Lincoln made a Thanksgiving plea for peace. Let’s now envision a world without war or hunger.
When President Abraham Lincoln proclaimed the National Thanksgiving Day holiday in 1863, he had peace on his mind. The United States was in the midst of The Civil War.
Lincoln called for a Thanksgiving prayer to end the war: “to heal the wounds of the nation and to restore it as soon as may be consistent with the Divine purposes to the full enjoyment of peace, harmony, tranquillity and Union.”
Peace abroad was important to Lincoln as well, shown by his stating in the Thanksgiving proclamation that “peace has been preserved with all nations.” While the North and South fought the Civil War, there was also the danger of the U.S. going to war with Great Britain again. The U.S. almost withdrew from an agreement with Britain that disarmed warships on the Great Lakes. Fortunately the historic Rush-Bagot agreement, which has symbolized the peaceful border with Canada, was saved.
See my full commentary in today’s Chicago Sun-Times
This Thanksgiving, feed “silent guests” at your holiday meals by donating to the World Food Program (WFP) through FreeRice. Your guest represents one of the world’s 45 million people globally on the brink of starvation according to the latest news from the UN WFP.
Join Universities Fighting World Hunger as we begin the FreeRice Thanksgiving Challenge. Every correct answer you get playing FreeRice donates 10 grains of rice to WFP. The competition runs November 12-20 as part of Hunger and Homelessness Awareness Week.
- Sign up at FreeRice.com
- Create an account.
- Click the three-bar icon in the upper left corner and select “Groups”.
- Enter your organization’s name (including university) and select “Make new group”.
- Share your group code with members and email the UFWH Coordinator at email@example.com to let us know you are playing along! The first 10 people to register will receive a UFWH t-shirt.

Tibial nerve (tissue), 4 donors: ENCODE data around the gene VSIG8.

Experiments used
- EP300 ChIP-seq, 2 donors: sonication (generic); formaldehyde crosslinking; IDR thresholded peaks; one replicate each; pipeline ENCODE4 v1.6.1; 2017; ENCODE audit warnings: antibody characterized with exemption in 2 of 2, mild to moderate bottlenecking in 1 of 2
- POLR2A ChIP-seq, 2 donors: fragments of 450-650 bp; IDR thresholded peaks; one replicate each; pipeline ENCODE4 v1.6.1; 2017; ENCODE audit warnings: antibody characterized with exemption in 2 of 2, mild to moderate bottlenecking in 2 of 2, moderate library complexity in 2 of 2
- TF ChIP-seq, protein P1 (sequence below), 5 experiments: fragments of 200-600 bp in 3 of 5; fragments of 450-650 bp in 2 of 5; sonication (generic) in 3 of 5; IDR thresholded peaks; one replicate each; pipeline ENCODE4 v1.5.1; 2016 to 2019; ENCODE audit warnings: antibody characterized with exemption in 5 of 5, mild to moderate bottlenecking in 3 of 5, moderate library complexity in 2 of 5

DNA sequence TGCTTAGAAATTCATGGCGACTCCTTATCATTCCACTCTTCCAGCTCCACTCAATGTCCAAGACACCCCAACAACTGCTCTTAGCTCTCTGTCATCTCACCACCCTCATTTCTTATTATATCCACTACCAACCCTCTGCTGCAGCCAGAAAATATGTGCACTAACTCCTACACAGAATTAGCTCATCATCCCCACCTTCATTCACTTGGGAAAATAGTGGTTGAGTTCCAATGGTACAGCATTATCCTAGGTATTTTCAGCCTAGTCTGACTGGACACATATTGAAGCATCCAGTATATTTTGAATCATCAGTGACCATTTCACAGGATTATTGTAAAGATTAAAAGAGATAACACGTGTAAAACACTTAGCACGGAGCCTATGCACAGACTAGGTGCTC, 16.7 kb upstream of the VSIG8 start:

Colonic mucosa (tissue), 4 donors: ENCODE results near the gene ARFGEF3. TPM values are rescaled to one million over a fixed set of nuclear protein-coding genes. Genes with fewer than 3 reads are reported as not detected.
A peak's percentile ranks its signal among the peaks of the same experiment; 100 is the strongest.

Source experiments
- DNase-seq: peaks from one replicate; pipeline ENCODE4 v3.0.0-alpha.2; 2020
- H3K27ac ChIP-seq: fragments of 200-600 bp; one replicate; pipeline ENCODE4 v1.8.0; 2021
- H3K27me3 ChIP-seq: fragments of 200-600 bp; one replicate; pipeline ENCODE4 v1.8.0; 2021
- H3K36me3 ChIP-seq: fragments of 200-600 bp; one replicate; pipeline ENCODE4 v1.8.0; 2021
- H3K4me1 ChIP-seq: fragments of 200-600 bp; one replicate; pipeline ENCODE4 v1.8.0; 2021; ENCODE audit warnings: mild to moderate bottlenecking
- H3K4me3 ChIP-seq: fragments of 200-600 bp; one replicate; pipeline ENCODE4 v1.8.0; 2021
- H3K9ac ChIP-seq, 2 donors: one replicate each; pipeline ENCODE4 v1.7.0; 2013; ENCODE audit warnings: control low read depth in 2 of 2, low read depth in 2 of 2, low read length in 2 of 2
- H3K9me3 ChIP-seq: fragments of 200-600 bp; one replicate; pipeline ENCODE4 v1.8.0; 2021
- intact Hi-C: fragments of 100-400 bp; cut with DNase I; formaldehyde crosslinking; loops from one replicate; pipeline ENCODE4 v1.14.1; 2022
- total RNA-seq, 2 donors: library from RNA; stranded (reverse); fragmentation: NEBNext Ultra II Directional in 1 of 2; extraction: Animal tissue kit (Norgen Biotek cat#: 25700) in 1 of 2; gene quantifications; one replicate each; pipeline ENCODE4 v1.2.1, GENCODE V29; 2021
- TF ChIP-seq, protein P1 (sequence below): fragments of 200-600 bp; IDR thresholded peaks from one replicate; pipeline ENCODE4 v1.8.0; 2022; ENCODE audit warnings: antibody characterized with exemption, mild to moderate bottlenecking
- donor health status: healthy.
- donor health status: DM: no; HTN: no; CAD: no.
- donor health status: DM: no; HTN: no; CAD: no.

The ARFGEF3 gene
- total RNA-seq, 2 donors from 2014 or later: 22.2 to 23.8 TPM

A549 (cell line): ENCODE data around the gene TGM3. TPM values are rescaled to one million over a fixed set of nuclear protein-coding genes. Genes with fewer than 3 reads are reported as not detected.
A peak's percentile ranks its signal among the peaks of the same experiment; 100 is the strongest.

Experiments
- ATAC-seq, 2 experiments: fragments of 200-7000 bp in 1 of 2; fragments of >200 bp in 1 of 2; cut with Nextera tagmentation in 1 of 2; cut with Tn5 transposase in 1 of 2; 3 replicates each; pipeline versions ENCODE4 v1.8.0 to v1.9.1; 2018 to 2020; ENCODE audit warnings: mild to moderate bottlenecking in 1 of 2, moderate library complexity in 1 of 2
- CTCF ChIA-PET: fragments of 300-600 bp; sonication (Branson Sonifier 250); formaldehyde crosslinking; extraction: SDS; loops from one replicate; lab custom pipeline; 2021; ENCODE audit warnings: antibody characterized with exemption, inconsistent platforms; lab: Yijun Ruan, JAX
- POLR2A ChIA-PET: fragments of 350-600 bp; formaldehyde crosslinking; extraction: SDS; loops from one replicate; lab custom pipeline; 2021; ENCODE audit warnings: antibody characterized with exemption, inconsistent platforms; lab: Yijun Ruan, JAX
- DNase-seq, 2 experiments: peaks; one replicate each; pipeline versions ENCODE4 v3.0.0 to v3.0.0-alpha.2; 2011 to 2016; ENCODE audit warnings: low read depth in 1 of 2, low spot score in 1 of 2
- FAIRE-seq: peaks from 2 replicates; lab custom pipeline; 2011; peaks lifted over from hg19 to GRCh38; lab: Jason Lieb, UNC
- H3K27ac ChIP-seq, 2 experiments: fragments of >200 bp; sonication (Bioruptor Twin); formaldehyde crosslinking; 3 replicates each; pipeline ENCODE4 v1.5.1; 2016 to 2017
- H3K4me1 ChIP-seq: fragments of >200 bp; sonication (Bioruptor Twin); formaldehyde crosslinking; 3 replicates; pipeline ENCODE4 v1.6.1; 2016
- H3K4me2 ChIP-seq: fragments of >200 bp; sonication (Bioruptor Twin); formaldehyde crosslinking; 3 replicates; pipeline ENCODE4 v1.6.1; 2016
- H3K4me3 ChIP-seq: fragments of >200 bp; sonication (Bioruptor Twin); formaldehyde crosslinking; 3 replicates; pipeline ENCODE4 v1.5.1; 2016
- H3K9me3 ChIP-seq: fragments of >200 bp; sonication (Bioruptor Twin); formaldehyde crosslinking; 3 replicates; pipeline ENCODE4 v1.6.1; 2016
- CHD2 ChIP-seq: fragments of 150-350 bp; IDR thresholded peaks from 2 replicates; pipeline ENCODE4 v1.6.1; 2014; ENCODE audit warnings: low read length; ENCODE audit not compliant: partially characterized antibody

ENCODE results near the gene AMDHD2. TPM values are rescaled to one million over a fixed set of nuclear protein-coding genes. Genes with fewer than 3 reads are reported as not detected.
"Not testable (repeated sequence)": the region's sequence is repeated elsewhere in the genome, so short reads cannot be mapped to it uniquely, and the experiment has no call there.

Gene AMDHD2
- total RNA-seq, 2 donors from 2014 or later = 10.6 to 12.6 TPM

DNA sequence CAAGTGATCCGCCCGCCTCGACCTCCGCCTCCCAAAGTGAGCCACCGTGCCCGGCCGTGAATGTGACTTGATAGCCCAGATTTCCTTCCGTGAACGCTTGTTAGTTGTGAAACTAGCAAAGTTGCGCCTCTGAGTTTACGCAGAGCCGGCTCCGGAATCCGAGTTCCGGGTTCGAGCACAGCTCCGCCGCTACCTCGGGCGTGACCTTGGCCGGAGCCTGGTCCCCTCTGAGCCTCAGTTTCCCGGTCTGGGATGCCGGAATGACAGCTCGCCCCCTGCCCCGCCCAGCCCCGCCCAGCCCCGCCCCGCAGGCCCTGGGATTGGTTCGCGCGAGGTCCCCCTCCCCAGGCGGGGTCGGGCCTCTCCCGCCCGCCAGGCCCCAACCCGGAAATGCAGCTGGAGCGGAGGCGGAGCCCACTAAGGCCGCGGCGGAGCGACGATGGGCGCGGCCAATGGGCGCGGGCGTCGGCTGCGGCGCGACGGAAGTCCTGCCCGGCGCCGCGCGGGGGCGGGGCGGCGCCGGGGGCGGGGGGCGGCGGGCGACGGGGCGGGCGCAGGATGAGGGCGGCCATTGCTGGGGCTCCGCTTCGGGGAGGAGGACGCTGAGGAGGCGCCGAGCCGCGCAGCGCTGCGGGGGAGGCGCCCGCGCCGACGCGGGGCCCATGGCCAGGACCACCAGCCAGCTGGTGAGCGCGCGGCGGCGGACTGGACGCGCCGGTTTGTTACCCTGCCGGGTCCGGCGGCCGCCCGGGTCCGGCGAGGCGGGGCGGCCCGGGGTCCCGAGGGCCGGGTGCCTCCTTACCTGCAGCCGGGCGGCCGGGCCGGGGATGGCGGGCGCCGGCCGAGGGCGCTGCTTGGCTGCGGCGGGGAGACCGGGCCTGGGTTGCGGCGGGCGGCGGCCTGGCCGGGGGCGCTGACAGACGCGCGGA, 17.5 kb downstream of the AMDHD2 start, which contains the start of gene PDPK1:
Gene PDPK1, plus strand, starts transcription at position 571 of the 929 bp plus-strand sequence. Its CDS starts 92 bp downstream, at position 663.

This Halloween you will likely see a TV ad for Reese’s Peanut Butter Cups, one of the most popular and yummy candies. But when you see it, think of another peanut product instead. This one is called Plumpy’Nut.
Like the Reese’s Peanut Butter cup, it comes in a small wrapping. Some have said that Plumpy’Nut tastes a bit like a Reese’s cup. But what Plumpy’Nut does is a miracle, it saves the lives of starving children worldwide.
See my full commentary in the Harrisburg Patriot News:
The theme for World Food Day is “Leave No One Behind.”
“We need to build a sustainable world where everyone, everywhere has regular access to enough nutritious food. No one should be left behind,” the U.N. Food Agriculture Organization stated.
There are steps you can take today to ensure that those in need have food to survive.
see my full commentary at Newsweek
We still have a mission to fulfill on the anniversary of the atomic bombings of Hiroshima and Nagasaki.
We must rededicate ourselves to building peace and reducing nuclear weapons worldwide. The atomic bombs leveled the two Japanese cities near the end of World War II, killing over 100,000 people instantly. Many others died in the aftermath from wounds and radiation exposure, a slow and painful death. The horror of World War II and the atomic bombings is something we must not forget.
But as time has passed, this has become harder. Even back in 1979, Ambassador Gerard C. Smith asked, “Where is the horror we felt in looking at photos of Nagasaki and Hiroshima? All of us, I think, have become calloused to the threat of nuclear war and the effects of nuclear weapons.”